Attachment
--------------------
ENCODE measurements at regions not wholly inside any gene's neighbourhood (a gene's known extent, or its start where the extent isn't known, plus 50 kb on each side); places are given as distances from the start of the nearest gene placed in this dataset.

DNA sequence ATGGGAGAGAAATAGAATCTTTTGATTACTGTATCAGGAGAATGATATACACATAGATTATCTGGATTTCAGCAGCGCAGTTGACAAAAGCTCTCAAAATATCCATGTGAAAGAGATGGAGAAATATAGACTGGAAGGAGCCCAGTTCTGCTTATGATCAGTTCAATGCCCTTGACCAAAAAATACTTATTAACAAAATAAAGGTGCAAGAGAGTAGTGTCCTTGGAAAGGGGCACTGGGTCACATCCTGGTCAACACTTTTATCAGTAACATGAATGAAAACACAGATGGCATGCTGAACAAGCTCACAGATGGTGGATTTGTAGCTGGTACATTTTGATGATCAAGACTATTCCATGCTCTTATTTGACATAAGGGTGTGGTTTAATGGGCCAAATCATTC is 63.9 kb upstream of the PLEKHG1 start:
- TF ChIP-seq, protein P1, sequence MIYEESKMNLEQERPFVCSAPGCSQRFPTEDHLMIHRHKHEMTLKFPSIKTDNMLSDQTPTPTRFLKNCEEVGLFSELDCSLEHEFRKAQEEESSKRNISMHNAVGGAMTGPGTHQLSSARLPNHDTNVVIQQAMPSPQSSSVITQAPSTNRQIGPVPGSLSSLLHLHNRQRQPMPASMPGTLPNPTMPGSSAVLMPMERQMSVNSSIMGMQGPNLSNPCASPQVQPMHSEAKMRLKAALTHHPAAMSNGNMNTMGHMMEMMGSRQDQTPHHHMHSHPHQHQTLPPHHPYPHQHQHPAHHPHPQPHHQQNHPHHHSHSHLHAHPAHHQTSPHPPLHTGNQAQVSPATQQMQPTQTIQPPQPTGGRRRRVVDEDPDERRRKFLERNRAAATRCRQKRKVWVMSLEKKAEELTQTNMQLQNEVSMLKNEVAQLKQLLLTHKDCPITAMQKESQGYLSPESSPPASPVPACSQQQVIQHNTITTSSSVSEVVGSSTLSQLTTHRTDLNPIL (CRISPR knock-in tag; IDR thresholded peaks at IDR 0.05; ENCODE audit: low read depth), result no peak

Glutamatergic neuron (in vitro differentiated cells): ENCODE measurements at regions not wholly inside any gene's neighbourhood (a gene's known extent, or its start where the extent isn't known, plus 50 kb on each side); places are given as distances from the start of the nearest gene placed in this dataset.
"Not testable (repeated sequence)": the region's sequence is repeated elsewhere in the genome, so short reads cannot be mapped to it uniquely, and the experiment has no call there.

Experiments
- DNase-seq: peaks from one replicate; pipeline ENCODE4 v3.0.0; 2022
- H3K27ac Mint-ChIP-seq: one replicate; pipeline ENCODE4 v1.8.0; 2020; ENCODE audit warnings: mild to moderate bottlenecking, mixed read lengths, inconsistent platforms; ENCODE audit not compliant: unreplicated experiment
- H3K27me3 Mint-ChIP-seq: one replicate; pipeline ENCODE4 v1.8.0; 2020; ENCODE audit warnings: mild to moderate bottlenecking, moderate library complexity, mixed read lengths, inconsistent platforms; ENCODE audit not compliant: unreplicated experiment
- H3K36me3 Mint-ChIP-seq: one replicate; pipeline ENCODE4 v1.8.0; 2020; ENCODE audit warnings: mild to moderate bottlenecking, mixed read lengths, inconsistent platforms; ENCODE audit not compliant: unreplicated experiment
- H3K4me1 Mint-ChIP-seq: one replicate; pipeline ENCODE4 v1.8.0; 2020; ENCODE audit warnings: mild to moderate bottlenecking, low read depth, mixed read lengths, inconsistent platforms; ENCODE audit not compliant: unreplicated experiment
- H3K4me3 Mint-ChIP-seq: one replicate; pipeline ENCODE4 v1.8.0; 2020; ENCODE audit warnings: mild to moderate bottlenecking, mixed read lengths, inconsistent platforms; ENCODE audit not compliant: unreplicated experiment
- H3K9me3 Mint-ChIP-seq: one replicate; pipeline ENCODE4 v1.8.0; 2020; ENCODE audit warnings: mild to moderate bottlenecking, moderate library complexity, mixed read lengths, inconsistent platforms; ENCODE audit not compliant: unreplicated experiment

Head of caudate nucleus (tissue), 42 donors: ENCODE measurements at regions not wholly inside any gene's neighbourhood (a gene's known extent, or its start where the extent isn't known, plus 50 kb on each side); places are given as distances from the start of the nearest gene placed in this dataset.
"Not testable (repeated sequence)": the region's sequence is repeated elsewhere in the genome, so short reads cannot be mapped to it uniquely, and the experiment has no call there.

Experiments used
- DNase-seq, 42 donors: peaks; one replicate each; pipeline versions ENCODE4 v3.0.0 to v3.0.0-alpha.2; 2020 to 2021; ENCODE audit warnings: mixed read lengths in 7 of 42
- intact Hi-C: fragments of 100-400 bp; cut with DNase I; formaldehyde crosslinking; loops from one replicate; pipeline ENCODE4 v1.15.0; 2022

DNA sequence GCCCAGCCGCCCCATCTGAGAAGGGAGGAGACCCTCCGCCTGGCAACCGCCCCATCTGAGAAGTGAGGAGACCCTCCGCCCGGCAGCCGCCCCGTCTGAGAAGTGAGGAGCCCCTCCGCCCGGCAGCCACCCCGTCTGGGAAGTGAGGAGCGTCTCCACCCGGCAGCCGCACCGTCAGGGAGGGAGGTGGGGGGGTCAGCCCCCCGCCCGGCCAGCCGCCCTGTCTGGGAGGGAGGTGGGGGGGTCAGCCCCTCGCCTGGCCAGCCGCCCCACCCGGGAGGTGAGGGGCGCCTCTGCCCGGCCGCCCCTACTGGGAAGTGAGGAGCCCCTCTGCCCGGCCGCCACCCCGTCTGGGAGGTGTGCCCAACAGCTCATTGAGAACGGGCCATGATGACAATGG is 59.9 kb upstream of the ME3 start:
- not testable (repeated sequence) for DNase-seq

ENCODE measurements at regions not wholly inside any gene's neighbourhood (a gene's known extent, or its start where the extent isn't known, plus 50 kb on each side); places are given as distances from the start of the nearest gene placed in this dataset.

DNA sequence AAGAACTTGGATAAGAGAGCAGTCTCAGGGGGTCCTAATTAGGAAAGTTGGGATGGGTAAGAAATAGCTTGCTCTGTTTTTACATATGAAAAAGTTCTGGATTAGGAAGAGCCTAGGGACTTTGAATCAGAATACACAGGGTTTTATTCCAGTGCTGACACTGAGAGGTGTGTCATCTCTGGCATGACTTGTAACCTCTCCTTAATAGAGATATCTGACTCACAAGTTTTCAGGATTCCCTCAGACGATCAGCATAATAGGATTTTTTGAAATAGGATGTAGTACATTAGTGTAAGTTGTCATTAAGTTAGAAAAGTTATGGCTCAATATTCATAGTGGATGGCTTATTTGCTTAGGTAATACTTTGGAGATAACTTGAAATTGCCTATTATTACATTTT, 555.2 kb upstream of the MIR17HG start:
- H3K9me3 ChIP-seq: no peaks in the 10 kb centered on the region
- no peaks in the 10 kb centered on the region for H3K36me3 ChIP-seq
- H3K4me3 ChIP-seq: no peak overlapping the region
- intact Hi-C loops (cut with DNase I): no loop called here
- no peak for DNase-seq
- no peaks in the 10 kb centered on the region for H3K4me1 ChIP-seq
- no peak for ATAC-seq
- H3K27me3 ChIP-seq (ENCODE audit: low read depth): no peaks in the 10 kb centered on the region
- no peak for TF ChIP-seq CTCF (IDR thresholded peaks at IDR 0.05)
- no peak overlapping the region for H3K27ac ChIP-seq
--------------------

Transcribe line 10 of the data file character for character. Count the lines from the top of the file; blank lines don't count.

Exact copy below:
- H3K36me3 Mint-ChIP-seq: one replicate; pipeline ENCODE4 v1.8.0; 2020; ENCODE audit warnings: mild to moderate bottlenecking, mixed read lengths, inconsistent platforms; ENCODE audit not compliant: unreplicated experiment